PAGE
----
Montana has a lot of history, from plate tectonics and ice ages to the first settlement and the storied history of native tribes to the westward expansion of European settlers. With a harsh climate, there aren’t always many physical remainders of those bygone days, with a significant exception: ghost towns. Ghost towns might be empty, but they live on as a visual reminder of what life was like in Montana over a century ago.
Virginia City’s boom-and-bust past is even more dramatic than some. During the vigilante days, a citizen justice brigade took the law into their own hands to curb a string of robberies and murders in the area. Once in the running for the state capital today, this community has businesses and displays devoted to sharing the history of times past.
Located right next to Virginia City, Nevada City offers another take on the time. This area hosts several historical structures, open by tour only for a living history experience. It’s one of the best-kept historic ghost towns in the area, making you feel like you’re stepping into the past on one of the tours. You can even take a scenic train tour from Virginia City to Nevada City to explore.
This ghost town also ties in some of that vigilante history that Virginia City is known for. At Bannack State Park, you are free to wander through unlocked doors, exploring more than 50 buildings on your own. Bannack was the first territorial capital, though the residents that once made this a bustling community trickled away in the early 20th century, leaving behind only echoes.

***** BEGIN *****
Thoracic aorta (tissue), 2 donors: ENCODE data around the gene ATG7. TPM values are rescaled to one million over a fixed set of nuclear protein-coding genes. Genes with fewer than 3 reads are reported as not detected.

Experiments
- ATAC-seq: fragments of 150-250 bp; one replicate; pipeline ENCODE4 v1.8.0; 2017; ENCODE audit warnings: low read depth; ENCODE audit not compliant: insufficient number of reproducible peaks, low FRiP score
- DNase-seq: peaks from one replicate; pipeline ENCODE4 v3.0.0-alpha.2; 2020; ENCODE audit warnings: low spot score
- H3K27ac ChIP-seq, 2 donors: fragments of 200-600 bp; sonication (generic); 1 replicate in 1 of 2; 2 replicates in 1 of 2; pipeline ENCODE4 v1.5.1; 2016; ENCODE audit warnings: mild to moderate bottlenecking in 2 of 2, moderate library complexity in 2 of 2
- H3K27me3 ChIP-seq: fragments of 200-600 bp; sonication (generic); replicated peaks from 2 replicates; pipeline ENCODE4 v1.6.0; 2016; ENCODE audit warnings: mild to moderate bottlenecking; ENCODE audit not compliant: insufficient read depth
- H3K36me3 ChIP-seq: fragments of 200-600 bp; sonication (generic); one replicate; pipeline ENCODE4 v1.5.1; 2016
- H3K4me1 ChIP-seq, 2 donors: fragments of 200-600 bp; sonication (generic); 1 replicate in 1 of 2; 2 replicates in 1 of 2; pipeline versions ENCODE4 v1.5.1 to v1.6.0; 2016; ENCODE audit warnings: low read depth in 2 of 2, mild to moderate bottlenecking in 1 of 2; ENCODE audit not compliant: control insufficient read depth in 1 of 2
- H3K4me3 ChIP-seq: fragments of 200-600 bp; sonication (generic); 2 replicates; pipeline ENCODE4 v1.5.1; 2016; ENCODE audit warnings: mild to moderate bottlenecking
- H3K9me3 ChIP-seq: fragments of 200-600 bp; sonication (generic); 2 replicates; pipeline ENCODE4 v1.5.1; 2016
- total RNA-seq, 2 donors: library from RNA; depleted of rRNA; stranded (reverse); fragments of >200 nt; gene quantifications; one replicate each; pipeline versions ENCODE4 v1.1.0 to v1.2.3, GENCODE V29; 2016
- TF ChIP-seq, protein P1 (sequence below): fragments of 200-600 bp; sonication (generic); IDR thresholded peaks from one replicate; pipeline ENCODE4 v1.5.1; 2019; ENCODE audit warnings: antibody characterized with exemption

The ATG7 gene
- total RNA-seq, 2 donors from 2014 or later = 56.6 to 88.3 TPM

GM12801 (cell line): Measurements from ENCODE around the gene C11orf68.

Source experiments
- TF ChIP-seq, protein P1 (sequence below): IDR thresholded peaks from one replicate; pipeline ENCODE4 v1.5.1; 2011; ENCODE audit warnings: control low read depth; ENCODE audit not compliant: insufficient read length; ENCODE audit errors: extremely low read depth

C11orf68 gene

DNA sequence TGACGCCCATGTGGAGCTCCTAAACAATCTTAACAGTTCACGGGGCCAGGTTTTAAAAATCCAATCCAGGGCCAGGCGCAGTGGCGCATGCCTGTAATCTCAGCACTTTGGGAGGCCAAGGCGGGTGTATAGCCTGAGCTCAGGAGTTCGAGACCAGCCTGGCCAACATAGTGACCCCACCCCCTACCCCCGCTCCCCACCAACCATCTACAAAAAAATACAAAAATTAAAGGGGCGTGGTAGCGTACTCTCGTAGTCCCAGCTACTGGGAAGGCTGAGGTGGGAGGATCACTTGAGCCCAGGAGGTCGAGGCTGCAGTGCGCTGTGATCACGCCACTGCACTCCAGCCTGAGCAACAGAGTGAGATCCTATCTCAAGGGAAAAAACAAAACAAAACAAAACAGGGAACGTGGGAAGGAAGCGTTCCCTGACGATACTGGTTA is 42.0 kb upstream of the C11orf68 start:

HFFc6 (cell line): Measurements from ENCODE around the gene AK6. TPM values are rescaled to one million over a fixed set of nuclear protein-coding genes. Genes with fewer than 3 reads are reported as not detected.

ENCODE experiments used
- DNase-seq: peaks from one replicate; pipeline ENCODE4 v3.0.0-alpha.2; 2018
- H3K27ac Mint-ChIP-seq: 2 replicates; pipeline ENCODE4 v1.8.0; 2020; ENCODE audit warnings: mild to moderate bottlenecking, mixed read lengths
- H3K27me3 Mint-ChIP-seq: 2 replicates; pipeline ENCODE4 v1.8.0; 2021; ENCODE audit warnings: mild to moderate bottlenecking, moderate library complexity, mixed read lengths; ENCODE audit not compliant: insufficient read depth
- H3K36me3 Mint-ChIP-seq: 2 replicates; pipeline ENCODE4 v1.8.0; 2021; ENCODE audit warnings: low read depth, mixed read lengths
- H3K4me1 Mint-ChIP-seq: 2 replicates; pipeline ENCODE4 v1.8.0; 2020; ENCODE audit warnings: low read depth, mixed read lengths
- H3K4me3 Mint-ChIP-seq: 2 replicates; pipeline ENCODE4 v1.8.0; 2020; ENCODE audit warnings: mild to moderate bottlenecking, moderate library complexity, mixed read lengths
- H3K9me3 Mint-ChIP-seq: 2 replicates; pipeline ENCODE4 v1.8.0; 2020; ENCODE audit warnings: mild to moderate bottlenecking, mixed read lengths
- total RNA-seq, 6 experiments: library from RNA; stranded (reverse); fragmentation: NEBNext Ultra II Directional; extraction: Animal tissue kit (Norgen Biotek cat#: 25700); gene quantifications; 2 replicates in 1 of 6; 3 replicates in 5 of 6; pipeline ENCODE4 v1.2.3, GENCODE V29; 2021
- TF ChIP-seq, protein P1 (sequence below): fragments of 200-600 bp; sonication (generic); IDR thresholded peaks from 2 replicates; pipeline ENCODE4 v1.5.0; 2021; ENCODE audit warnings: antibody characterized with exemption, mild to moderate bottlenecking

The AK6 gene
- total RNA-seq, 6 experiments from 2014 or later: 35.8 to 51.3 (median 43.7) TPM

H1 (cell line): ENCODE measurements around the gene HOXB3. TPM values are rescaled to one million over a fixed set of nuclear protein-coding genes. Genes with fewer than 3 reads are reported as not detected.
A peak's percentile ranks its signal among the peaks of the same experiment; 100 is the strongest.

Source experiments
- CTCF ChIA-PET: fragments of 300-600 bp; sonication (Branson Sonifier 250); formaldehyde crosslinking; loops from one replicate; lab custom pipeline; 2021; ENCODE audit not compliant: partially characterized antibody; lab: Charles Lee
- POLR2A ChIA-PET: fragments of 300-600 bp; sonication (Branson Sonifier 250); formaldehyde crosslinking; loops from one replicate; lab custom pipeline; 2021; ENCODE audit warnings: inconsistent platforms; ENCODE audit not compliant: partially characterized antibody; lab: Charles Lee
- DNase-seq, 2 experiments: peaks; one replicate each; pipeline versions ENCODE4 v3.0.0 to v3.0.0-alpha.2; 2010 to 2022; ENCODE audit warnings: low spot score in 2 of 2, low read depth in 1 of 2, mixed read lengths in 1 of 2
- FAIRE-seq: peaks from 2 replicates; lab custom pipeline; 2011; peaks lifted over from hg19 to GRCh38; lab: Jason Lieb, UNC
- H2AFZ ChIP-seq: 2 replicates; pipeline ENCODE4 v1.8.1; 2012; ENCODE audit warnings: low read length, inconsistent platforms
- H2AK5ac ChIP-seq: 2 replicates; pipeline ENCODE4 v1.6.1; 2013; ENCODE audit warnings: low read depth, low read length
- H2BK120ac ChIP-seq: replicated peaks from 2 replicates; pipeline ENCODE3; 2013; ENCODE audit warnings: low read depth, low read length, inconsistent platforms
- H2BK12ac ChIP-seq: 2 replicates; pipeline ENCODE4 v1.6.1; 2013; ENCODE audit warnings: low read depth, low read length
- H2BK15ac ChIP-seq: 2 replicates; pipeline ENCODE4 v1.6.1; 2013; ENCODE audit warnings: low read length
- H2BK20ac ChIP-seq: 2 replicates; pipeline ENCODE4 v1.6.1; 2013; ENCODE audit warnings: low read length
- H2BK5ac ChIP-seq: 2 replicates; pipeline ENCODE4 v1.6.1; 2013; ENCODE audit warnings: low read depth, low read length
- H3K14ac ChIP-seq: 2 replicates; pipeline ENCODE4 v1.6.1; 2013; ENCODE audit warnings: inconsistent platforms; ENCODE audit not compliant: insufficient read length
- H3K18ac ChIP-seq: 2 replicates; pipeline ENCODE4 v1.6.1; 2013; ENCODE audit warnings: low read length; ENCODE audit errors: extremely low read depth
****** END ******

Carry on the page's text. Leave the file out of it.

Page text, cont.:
Located just outside Missoula, Garnet has an extensive and well-preserved assortment of buildings. At the turn of the 20th century, over 1000 people lived here, gold miners and their families staking their claims. Today you can visit at any time of year, though vehicle access is limited in the winter. But a cross-country ski trip into this remote setting is undoubtedly an adventure to remember.
Like Virginia City, Marysville isn’t quite a ghost town, with a few residents still hanging on to mining operations. Several of the buildings in the community are on the National Register of Historic Places. In the 1880s and 1890s, this mine was the leading producer of gold in the country. Several buildings still stand at this site just west of Helena.
Castle Town, also known as Castle City, is on private land outside White Sulphur Springs. So if you drive the back roads to try to look at it from a distance, please respect private lands and don’t enter without landowner permission. Be sure to stay on the public road if you head up for a look at the stone foundations and wooden structures left standing. The story even goes that Calamity Jane was a resident for a time, planning to open a restaurant in this city.
North of Butte, by the hot spring of the same name, Elkhorn Ghost Town is a tiny waypoint to the past. With just two buildings making up this state park, you can still get a sense of what life on the frontier must have been like. Though there isn’t much to see, Elkhorn is still worth a quick stop, especially if you’re staying in the Butte area.
When you’re ready to hear what the past has to say in Montana, find accommodation that suits your travel style. Highline Adventures properties can help you relax between adventures with sustainable stays across Southwest Montana and Glacier Country. Book today, and start planning your ghost town trip.